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World Bank, Washington, DC
2012-08-13T13:11:41Z | 2012-08-13T13:11:41Z | 2000-07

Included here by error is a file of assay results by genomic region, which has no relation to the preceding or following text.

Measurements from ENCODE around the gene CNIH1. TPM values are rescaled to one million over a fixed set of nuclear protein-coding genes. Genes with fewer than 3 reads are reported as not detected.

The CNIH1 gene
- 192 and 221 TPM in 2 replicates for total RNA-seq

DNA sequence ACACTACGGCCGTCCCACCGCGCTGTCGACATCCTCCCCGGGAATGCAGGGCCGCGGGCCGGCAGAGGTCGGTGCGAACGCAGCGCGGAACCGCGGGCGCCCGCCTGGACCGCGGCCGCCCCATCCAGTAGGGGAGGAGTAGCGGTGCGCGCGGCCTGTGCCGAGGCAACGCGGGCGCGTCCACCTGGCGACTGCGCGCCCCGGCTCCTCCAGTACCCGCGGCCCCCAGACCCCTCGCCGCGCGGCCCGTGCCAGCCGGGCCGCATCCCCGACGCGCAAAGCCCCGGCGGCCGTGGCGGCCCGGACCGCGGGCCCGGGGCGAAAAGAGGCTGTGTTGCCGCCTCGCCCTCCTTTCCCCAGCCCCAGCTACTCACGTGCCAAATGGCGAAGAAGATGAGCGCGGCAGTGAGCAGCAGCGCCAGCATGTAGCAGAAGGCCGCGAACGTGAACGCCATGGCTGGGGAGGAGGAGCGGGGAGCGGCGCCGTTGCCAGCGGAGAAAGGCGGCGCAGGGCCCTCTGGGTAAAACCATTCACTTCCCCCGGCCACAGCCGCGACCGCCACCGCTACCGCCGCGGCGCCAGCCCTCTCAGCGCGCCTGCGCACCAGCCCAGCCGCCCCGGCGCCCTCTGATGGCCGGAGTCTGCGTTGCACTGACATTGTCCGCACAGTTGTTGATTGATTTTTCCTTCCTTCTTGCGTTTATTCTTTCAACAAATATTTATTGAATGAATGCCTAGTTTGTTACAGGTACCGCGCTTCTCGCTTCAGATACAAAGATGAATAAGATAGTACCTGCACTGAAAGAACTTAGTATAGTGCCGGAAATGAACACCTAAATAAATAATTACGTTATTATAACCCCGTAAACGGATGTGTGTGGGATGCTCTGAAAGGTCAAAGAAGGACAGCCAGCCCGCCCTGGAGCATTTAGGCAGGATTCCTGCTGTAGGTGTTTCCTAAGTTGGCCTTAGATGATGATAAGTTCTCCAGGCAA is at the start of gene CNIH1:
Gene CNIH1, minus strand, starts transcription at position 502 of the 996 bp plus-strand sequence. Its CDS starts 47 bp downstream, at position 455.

Indigenous knowledge in West African schools, has yet to gain its stand in the official education sector in order to certify knowledge, and train the next generation, a sector seemingly unlikely to embrace local knowledge, or regard indigenous science as a legitimate source of inspiration. Nonetheless, non-formal education, and literacy programs, frequently conducted in African languages, and focused on local community needs, are current exceptions. The note looks at some changes that created a space for new curricula: structural adjustment policies motivated schooling, as well as the state in providing it; alternate formulas to increase enrollment are being supported by governments, including a variety of experimental programs; reform of primary and secondary schooling is reversing traditional formal education in favor of African-language curricula; and, civil society is playing an enhanced role in educational provision. The search for alternatives has taken a variety of forms, and, the note examines the community involvement model, where financial, administrative, and curricula participation become relevant inputs to the inclusion of indigenous knowledge. However, implementation is hindered by constraints in human, financial, and technical resources, aggravated by political issues. Despite obstacles to educational quality, and equity spelled out in the debate, the perils, and potentials of community school movements illustrate the policy changes needed to achieve a contemporary indigenous knowledge.


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